FAQs

What is the delivery time and cost of print book? Chevron down icon Chevron up icon

Shipping Details

USA:

'

Economy: Delivery to most addresses in the US within 10-15 business days

Premium: Trackable Delivery to most addresses in the US within 3-8 business days

UK:

Economy: Delivery to most addresses in the U.K. within 7-9 business days.
Shipments are not trackable

Premium: Trackable delivery to most addresses in the U.K. within 3-4 business days!
Add one extra business day for deliveries to Northern Ireland and Scottish Highlands and islands

EU:

Premium: Trackable delivery to most EU destinations within 4-9 business days.

Australia:

Economy: Can deliver to P. O. Boxes and private residences.
Trackable service with delivery to addresses in Australia only.
Delivery time ranges from 7-9 business days for VIC and 8-10 business days for Interstate metro
Delivery time is up to 15 business days for remote areas of WA, NT & QLD.

Premium: Delivery to addresses in Australia only
Trackable delivery to most P. O. Boxes and private residences in Australia within 4-5 days based on the distance to a destination following dispatch.

India:

Premium: Delivery to most Indian addresses within 5-6 business days

Rest of the World:

Premium: Countries in the American continent: Trackable delivery to most countries within 4-7 business days

Asia:

Premium: Delivery to most Asian addresses within 5-9 business days

Disclaimer:
All orders received before 5 PM U.K time would start printing from the next business day. So the estimated delivery times start from the next day as well. Orders received after 5 PM U.K time (in our internal systems) on a business day or anytime on the weekend will begin printing the second to next business day. For example, an order placed at 11 AM today will begin printing tomorrow, whereas an order placed at 9 PM tonight will begin printing the day after tomorrow.


Unfortunately, due to several restrictions, we are unable to ship to the following countries:

  1. Afghanistan
  2. American Samoa
  3. Belarus
  4. Brunei Darussalam
  5. Central African Republic
  6. The Democratic Republic of Congo
  7. Eritrea
  8. Guinea-bissau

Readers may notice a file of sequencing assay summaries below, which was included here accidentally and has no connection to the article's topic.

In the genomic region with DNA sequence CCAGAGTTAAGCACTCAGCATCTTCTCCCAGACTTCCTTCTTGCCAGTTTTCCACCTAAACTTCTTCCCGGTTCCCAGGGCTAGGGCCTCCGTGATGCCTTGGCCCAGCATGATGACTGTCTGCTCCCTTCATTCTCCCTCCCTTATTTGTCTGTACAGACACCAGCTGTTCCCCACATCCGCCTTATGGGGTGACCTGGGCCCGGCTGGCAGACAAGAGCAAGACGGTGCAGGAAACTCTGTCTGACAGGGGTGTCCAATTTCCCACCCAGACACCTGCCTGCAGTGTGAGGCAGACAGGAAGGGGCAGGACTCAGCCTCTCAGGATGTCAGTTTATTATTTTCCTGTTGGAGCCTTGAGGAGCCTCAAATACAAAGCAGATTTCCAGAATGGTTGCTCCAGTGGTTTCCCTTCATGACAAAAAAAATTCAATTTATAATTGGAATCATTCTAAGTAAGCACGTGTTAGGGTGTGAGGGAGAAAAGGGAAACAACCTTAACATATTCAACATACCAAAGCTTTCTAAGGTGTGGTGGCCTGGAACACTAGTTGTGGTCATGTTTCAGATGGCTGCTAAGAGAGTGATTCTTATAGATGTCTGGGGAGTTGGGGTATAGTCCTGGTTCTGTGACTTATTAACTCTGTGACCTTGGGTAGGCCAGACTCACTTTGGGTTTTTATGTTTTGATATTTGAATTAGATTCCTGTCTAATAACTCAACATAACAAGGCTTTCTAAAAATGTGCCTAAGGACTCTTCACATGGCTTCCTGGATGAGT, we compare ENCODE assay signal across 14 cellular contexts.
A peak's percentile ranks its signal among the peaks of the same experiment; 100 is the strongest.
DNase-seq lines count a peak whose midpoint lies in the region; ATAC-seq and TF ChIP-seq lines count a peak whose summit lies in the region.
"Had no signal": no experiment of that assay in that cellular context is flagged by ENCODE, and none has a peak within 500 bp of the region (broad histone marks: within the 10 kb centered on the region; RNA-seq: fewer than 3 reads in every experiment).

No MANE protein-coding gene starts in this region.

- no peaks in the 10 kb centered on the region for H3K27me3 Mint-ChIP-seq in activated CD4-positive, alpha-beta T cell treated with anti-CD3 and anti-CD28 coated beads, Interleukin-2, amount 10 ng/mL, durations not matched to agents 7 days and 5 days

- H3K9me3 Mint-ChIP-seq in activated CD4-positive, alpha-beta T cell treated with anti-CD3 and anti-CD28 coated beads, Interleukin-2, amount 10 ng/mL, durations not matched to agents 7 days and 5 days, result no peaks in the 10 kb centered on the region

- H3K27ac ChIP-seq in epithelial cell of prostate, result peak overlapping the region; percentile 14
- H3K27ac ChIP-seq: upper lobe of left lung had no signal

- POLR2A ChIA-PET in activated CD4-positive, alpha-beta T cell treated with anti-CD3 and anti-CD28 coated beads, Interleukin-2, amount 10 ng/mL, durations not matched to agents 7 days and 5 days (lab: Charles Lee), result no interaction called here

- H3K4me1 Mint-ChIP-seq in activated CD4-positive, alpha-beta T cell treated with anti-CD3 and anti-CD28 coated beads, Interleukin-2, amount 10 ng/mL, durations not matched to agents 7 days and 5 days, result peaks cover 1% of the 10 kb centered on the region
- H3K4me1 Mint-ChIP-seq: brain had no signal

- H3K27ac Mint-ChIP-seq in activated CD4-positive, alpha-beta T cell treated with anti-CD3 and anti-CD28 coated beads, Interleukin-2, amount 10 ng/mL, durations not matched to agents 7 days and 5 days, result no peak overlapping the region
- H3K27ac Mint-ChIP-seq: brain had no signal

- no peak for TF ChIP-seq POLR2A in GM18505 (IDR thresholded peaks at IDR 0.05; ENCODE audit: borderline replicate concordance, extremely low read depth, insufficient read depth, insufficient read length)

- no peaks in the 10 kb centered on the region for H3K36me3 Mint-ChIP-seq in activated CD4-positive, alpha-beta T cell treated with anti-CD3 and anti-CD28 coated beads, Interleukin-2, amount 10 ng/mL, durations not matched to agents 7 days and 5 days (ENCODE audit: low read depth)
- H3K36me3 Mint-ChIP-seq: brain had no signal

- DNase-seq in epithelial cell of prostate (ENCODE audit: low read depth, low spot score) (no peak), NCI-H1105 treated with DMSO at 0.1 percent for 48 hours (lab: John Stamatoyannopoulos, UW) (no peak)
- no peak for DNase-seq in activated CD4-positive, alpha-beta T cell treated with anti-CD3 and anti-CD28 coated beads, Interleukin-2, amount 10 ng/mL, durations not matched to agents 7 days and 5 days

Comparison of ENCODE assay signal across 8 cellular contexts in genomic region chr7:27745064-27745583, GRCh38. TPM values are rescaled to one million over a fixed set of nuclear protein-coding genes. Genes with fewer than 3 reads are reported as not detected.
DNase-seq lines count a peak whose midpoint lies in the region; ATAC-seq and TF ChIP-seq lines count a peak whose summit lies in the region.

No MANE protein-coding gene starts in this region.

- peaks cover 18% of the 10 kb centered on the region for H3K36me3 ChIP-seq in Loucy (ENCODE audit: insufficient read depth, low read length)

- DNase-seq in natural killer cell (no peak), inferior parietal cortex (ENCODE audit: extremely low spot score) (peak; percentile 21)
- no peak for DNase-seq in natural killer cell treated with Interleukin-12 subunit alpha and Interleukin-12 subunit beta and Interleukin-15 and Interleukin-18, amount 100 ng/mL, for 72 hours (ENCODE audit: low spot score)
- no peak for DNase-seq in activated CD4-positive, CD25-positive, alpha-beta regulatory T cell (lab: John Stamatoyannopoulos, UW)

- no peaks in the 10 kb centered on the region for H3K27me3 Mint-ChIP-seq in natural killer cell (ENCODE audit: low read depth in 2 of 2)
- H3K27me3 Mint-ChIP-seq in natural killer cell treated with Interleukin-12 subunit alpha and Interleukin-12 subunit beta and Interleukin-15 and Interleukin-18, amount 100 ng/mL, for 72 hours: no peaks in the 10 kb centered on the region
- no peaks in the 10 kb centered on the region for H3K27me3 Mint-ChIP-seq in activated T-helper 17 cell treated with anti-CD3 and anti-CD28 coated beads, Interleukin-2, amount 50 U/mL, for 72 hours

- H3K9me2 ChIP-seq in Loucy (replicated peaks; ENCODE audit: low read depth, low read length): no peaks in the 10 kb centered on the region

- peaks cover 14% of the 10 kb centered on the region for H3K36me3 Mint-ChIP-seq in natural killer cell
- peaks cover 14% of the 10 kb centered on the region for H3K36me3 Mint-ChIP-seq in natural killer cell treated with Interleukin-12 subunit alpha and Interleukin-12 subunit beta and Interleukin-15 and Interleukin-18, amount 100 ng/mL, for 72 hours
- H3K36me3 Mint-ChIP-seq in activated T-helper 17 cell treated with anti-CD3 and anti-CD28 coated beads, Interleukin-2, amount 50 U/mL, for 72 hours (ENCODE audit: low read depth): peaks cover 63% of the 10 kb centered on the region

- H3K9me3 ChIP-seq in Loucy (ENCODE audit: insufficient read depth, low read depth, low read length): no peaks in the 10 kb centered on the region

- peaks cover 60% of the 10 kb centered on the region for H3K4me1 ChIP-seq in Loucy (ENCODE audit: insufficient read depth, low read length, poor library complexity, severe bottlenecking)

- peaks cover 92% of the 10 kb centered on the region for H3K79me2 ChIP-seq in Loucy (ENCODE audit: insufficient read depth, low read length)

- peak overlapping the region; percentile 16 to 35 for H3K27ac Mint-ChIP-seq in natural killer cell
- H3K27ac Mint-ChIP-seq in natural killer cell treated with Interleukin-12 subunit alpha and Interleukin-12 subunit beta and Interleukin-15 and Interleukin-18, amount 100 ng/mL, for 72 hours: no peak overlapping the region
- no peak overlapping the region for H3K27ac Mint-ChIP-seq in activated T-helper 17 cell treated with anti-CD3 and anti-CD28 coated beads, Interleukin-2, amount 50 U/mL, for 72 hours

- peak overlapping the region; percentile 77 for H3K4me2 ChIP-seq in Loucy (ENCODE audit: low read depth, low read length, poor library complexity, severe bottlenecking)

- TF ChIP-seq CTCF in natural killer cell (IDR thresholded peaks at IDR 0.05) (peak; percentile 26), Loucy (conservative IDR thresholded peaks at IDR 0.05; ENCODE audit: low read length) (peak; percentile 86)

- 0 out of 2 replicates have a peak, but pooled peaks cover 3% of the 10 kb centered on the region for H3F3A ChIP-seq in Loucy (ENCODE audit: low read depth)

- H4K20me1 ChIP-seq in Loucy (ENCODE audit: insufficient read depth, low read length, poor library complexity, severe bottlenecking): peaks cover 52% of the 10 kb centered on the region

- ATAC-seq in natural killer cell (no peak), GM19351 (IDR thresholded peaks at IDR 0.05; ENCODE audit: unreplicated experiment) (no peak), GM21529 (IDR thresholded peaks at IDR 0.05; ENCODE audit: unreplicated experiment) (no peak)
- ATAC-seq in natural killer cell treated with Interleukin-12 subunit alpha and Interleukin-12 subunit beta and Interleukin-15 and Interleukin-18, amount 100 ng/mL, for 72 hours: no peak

9. Iran
  10. Lebanon
  11. Libiya Arab Jamahriya
  12. Somalia
  13. Sudan
  14. Russian Federation
  15. Syrian Arab Republic
  16. Ukraine
  17. Venezuela
What is custom duty/charge? Chevron down icon Chevron up icon

Customs duty are charges levied on goods when they cross international borders. It is a tax that is imposed on imported goods. These duties are charged by special authorities and bodies created by local governments and are meant to protect local industries, economies, and businesses.

Do I have to pay customs charges for the print book order? Chevron down icon Chevron up icon

The orders shipped to the countries that are listed under EU27 will not bear custom charges. They are paid by Packt as part of the order.

List of EU27 countries: www.gov.uk/eu-eea:

A custom duty or localized taxes may be applicable on the shipment and would be charged by the recipient country outside of the EU27 which should be paid by the customer and these duties are not included in the shipping charges been charged on the order.

How do I know my custom duty charges? Chevron down icon Chevron up icon

The amount of duty payable varies greatly depending on the imported goods, the country of origin and several other factors like the total invoice amount or dimensions like weight, and other such criteria applicable in your country.

For example:

  • If you live in Mexico, and the declared value of your ordered items is over $ 50, for you to receive a package, you will have to pay additional import tax of 19% which will be $ 9.50 to the courier service.
  • Whereas if you live in Turkey, and the declared value of your ordered items is over € 22, for you to receive a package, you will have to pay additional import tax of 18% which will be € 3.96 to the courier service.
How can I cancel my order? Chevron down icon Chevron up icon

Cancellation Policy for Published Printed Books:

You can cancel any order within 1 hour of placing the order. Simply contact customercare@packt.com with your order details or payment transaction id. If your order has already started the shipment process, we will do our best to stop it. However, if it is already on the way to you then when you receive it, you can contact us at customercare@packt.com using the returns and refund process.